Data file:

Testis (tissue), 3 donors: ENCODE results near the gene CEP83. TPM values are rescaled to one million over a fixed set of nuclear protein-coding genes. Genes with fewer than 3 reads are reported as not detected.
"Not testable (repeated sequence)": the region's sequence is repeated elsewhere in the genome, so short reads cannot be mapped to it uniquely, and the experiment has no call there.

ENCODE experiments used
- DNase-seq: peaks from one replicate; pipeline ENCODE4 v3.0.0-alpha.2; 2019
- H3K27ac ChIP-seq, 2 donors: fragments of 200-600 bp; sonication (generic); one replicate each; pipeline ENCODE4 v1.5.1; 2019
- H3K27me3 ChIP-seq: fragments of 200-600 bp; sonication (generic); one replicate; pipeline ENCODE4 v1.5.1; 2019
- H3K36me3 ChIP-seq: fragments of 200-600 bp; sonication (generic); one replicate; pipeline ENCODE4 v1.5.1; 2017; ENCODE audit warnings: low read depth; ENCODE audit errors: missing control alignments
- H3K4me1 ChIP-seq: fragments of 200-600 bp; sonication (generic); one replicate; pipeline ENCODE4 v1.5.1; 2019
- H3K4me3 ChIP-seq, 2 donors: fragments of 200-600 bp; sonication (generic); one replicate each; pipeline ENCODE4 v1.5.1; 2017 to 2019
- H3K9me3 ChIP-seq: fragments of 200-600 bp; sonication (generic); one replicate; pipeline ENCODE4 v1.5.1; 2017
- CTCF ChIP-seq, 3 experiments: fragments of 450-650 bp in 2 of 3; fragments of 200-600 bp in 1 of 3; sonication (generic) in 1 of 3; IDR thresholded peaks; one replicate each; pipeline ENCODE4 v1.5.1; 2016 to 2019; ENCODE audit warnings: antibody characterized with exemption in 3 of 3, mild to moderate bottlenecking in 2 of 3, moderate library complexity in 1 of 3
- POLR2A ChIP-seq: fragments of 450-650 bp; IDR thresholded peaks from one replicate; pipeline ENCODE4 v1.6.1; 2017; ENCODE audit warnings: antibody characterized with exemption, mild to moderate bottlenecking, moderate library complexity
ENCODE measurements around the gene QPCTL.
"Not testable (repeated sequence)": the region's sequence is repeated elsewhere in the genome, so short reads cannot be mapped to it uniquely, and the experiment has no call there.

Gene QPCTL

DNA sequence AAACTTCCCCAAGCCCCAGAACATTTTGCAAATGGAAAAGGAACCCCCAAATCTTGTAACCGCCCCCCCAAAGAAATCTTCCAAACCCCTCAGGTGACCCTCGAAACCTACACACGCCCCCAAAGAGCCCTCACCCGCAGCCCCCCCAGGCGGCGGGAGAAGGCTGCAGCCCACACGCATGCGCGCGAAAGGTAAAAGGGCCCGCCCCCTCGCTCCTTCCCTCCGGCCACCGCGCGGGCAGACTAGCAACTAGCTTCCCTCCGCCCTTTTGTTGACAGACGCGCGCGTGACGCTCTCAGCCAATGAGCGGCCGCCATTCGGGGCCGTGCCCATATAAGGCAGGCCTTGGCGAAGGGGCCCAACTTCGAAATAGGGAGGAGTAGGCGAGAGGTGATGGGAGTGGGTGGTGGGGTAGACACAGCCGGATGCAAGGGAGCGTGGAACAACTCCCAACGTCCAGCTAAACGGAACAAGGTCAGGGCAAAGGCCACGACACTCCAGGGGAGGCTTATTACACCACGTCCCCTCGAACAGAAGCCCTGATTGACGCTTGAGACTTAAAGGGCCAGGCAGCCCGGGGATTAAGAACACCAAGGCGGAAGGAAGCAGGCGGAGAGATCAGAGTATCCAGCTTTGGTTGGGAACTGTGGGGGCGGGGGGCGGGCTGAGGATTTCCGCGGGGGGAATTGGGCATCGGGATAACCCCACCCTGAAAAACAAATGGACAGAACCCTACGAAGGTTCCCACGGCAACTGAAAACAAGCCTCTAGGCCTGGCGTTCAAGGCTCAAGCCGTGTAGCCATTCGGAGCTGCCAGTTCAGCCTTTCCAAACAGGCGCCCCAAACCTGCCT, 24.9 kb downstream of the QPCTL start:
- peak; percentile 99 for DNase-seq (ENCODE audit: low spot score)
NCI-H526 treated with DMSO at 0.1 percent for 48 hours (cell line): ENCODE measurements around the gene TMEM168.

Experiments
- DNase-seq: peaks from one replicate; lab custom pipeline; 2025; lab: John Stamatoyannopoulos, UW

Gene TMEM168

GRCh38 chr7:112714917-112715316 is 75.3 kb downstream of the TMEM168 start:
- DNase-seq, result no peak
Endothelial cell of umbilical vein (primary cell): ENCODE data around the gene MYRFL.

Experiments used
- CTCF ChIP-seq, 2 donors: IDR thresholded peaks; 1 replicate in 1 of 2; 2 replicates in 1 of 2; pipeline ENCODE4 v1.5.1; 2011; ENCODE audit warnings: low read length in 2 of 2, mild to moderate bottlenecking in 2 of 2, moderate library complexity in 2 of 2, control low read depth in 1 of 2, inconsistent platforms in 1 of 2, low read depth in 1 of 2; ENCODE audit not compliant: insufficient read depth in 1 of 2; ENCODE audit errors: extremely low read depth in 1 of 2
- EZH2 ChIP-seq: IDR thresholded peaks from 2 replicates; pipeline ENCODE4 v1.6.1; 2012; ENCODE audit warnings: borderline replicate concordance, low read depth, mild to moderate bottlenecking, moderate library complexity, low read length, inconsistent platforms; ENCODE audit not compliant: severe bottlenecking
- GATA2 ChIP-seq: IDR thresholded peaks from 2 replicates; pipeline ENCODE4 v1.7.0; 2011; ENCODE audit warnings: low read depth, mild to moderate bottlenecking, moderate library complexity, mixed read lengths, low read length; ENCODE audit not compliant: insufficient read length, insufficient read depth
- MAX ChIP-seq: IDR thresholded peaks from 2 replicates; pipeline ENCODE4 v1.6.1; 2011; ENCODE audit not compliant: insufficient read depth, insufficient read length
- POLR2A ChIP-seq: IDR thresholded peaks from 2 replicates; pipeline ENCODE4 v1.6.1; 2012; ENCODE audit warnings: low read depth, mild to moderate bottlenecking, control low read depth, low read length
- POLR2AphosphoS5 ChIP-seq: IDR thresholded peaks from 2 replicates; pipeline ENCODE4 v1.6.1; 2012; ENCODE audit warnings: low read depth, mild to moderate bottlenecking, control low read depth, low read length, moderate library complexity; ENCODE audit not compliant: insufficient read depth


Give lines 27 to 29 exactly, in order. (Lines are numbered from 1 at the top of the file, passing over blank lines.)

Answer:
- EZH2 ChIP-seq: IDR thresholded peaks from 2 replicates; pipeline ENCODE4 v1.6.1; 2012; ENCODE audit warnings: borderline replicate concordance, low read depth, mild to moderate bottlenecking, moderate library complexity, low read length, inconsistent platforms; ENCODE audit not compliant: severe bottlenecking
- GATA2 ChIP-seq: IDR thresholded peaks from 2 replicates; pipeline ENCODE4 v1.7.0; 2011; ENCODE audit warnings: low read depth, mild to moderate bottlenecking, moderate library complexity, mixed read lengths, low read length; ENCODE audit not compliant: insufficient read length, insufficient read depth
- MAX ChIP-seq: IDR thresholded peaks from 2 replicates; pipeline ENCODE4 v1.6.1; 2011; ENCODE audit not compliant: insufficient read depth, insufficient read length